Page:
Today I’d like to share some nice tools I stumbled upon this year (& the last one, too), & I now use with both pleasure & strong feeling of efficiency.
I present them as a stack that would surely help both newcomers & veterans developers.
Maybe you’ve already heard about some of them, I hope my post will make you discovers some new ones.
First, Composer (http://getcomposer.org), as the de-facto dependency manager of the PHP ecosystem. It’s not a misnomer to call it a widely adopted, quasi mandatory tool & industry standard for PHP libs: In the last months, every new PHP-written lib or app you saw popping up in your Github or Twitter feeds was based on this tool & had a `composer.json` configuration file.
In connection with its Package Manager, Packager.org & wth, say, Github as revision control system, Composer allows you to list & install locally, or update, the tiers PHP libs you’re using. Composer installs them as dependencies in your project, managing them as vendors, with advanced version management features (“Please-keep-me-updated-about-bugfixes-only”, “never ever upgrade”, “use the last stable version” etc.), & it autoloads them inside you project.
Composer is transforming good old PHP in a real open-source community-based development environment, inside which you just focus on coding your own project’s features, using all the ready-to-use libs Packagist offerst you, & therefore stopping reinventing the (squared) wheel.
Who knows, maybe some day we’ll say that Composer & Packagist saved good old PHP from being thrown out of a developer’s window.
Concretly, here are the steps :
1. Create a damn simple `composer.json` file :
In this example, we want to install Monolog, a PHP lib that ends your logs to files, sockets, inboxes, databases and various web services. We’ll install it locally inside our project’s folder.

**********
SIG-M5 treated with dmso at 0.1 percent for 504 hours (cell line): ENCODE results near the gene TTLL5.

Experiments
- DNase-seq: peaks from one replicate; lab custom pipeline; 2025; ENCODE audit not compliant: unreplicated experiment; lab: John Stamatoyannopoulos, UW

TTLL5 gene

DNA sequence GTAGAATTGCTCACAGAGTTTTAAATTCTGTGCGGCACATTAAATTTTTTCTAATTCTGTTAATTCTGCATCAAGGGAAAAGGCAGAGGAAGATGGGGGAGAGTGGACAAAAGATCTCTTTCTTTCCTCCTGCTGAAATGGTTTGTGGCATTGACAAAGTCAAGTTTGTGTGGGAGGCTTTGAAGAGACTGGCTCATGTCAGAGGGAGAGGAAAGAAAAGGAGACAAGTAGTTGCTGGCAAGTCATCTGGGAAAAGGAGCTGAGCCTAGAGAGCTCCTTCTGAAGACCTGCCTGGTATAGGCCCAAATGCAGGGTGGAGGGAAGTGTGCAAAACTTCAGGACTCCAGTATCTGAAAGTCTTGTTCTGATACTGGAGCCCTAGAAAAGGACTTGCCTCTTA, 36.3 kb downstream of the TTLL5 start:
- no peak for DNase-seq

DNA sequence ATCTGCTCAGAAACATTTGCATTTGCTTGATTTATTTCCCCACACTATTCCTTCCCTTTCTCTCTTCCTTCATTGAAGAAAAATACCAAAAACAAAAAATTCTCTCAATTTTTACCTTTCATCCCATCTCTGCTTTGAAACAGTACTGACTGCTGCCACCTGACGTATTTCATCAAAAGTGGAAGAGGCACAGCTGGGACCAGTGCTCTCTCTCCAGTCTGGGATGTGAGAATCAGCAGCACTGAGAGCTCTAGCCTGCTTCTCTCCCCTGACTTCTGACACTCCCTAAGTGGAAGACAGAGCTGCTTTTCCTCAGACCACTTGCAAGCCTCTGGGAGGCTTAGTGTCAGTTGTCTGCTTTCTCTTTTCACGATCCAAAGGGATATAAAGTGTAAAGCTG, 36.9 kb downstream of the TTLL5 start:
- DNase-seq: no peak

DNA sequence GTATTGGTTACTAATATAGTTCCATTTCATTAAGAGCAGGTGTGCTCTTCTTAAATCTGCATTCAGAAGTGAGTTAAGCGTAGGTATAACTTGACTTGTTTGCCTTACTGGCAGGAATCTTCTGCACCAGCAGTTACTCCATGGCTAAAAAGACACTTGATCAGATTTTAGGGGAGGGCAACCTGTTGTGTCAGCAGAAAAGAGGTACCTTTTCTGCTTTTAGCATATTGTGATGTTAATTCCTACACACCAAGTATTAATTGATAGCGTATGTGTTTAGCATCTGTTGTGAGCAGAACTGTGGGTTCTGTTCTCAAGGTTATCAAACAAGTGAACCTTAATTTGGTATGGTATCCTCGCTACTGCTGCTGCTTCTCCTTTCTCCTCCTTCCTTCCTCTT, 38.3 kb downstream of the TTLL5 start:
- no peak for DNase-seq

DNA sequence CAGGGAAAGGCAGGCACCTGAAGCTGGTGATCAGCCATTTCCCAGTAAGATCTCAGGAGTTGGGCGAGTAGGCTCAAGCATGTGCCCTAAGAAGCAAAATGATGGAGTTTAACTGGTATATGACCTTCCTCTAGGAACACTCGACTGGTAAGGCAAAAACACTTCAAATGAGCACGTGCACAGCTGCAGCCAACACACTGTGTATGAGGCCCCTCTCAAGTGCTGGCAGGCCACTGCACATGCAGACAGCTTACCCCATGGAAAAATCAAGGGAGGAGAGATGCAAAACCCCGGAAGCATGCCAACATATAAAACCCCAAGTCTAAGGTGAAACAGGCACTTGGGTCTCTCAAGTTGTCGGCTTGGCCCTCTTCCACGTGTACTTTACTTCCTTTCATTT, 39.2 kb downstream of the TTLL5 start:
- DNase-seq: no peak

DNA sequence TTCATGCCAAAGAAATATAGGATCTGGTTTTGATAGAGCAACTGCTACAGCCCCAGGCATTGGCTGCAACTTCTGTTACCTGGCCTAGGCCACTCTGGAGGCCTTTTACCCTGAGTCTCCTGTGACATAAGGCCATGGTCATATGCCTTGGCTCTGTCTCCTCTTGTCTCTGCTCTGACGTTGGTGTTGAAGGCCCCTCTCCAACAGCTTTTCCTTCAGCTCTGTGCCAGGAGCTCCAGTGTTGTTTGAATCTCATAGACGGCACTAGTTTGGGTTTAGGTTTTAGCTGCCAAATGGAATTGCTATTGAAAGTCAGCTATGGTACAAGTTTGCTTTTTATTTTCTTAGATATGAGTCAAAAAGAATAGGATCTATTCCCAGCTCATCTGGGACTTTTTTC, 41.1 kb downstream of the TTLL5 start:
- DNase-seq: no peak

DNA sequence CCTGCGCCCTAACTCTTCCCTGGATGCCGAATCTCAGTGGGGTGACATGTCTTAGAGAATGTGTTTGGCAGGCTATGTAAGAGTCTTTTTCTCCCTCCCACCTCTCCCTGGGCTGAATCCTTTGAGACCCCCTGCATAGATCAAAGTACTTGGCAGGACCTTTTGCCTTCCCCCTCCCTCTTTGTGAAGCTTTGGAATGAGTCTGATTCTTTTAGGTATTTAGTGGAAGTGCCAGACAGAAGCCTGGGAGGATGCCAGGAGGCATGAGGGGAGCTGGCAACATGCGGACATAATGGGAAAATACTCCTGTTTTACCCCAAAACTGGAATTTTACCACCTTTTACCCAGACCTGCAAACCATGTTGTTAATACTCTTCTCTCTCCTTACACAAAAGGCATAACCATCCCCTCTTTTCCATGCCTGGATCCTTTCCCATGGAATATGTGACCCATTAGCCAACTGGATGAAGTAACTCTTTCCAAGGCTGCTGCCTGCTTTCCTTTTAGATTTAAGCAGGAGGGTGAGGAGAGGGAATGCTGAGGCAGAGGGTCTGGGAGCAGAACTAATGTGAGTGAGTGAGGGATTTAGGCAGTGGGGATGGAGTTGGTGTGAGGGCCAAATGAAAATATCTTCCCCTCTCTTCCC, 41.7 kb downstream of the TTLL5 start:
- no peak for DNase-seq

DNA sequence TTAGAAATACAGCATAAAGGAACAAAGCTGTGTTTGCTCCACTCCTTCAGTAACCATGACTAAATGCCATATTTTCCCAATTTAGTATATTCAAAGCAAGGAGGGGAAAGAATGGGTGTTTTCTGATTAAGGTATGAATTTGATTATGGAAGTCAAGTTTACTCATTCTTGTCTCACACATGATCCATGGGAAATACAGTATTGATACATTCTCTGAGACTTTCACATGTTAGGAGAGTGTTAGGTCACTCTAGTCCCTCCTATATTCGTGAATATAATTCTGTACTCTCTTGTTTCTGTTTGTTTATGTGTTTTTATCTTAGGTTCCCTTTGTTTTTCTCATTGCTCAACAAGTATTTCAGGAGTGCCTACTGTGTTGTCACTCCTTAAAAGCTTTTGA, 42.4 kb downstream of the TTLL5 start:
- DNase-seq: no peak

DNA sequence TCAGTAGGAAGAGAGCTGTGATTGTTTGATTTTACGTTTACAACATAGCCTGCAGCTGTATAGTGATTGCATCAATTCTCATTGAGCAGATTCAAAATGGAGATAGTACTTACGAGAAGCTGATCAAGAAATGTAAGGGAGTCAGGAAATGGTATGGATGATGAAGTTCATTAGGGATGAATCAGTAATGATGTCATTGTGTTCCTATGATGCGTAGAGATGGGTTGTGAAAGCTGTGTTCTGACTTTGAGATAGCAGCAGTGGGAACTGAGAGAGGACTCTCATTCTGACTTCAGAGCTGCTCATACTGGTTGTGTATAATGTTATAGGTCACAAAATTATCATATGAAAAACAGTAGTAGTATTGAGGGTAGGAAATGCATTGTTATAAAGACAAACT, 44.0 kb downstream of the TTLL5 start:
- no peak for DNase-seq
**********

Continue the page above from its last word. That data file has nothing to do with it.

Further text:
Here we are targetting the 1.2.* version of monolog. “1.2.*” is a semantic way to number a project’s versions : it is to be read as: “MAJOR.MINOR.PATCH”, where :
- MAJOR version when you make incompatible API changes,
- MINOR version when you add functionality in a backwards-compatible manner, and
- PATCH version when you make backwards-compatible bug fixes.
Additional labels for pre-release and build metadata are available as extensions to the MAJOR.MINOR.PATCH format.
So with semantic versioning, “dependency hell" no more.
2. Once you’ve determined & settled which version you want to use, download the Composer executable:
$ curl -sS https://getcomposer.org/installer | php
Tip: To make Composer globally accessible on your system, move the resulting composer.phar file to a suitable location, like so:
$ sudo mv composer.phar /usr/local/bin/composer
3. Install the vendors you listed inside you composer.json file:
$ php composer.phar install
Here you are: Monolog is now installed inside a brand new `vendors/` directory, in your project’s root dir.
Composer also creates a PSR-0 autoloader for you to pull the libraries into your code; simple require vendors/autoloader.php in your code to use them :
$log = new Logger('name');
$log->pushHandler(new StreamHandler('path/to/your.log', Logger::WARNING));
If you’re using SVN/GIT/Mercurial, just ignore (cf. .gitignore file) the whole `./vendors` directory, & only add the composer.json file to your version control repo. No need to add & share these vendors : Your teammates will just have to run the `composer install` command to grab them & have them freshly updated (new bugfixes included). The “1.2.*” semantic version annotation allows you to rely on a stable version of your dependency, with bugfixed-only updates.
Here we are with Composer, just check out the doc to discover more from it.
Composer install Vs Composer update
Last but bot least, a nice diagram coming from adamcod.es, to explain the magic trick about the install & update commands and there misunderstood differences:
Tip: `composer.lock` file is to be shared & commited, do not ignore it !
Next post (to write): Bower (the same dependecy manager, for Js!)